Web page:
In today’s competitive business world, any advantage that gives you an edge over the competition is worth researching and trying.
Here at Harvard Business Services, Inc., we routinely look for new software, products and services that can help us thrive in our industry.
The more efficient and productive each member of an organization can be, the higher the quality of service you are able to offer your customers.
In return, your customers will benefit from a more enjoyable experience and be more likely to use your service again or refer others to you. It’s a win-win situation.
We have started to use a fantastic online business payment tool called Freshbooks. Freshbooks is an online cloud-based accounting software that is great for setting up new accounts, invoicing, reporting and tracking payments.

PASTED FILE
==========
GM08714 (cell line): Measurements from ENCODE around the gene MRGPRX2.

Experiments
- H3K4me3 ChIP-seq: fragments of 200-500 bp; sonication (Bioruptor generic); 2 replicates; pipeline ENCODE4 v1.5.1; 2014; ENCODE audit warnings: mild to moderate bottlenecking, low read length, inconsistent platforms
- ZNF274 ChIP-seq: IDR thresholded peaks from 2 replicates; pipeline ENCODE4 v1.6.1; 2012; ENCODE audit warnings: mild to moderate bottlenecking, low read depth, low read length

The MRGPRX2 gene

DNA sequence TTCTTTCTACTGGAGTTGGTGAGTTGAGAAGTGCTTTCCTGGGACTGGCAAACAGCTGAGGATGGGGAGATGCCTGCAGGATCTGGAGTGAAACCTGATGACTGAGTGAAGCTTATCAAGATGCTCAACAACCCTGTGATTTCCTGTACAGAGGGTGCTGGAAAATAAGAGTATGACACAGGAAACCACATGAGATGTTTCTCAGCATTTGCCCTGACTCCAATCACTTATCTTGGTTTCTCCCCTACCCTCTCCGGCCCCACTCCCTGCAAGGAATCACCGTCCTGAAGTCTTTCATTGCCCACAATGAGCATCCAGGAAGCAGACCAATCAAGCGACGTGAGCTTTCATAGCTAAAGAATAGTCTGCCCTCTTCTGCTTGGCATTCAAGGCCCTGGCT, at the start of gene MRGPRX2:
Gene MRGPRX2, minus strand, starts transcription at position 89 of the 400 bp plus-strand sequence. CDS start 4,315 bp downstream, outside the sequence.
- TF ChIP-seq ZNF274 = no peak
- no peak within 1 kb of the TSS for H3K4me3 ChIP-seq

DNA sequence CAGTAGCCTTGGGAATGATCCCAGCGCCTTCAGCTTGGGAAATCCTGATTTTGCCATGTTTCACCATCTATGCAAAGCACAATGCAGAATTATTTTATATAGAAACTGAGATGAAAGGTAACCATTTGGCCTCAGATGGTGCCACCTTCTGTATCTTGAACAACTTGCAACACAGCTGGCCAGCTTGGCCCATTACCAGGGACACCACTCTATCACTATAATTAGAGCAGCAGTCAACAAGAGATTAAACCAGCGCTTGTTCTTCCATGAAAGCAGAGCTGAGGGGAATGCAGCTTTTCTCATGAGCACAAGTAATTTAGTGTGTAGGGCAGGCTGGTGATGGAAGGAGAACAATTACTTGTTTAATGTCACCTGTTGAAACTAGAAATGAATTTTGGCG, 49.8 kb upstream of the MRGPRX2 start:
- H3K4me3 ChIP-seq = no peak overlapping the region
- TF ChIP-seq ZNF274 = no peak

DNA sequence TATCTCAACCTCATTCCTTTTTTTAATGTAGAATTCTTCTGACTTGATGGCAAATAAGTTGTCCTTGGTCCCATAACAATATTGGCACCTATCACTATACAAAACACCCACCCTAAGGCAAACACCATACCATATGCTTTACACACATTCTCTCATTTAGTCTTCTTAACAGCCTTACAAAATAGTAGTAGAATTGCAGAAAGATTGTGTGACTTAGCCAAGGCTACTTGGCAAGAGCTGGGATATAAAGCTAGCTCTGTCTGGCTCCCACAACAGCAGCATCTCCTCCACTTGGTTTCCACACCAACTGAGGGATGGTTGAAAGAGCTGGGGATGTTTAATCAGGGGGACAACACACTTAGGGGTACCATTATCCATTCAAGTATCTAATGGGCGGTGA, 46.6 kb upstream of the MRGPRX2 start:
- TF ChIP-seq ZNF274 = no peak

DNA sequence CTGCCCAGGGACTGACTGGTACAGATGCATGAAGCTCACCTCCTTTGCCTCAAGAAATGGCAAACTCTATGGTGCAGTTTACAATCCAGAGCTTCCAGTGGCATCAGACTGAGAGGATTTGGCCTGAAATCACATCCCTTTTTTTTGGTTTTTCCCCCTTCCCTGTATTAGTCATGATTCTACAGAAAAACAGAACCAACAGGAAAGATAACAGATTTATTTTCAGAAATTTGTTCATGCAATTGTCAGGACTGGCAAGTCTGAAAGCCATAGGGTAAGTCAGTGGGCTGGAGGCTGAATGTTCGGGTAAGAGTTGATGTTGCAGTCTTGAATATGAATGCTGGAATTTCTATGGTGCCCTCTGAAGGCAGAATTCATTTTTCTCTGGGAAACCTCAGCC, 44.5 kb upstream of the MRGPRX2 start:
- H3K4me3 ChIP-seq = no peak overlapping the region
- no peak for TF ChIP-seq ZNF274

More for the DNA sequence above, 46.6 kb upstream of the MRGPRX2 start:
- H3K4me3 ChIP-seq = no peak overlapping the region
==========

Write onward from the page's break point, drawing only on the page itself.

Freshbooks provides a secure, protected online payment gateway platform from which you can receive payments. In the high-tech world in which we live, much of our personal information lives in cyberspace.
It is both Android- and IOS-friendly, and it allows you to create an invoice online that can be sent to your clients via email.
This is how it works:
Your clients can utilize the software on their PC, Mac, smartphone, iPhone, tablet or iPad, and securely make a payment from anywhere in the world.
Freshbooks also keeps track of unpaid invoices. This feature can be instrumental when you need to follow up with accounts. Freshbooks offers you four options for organizing your accounts: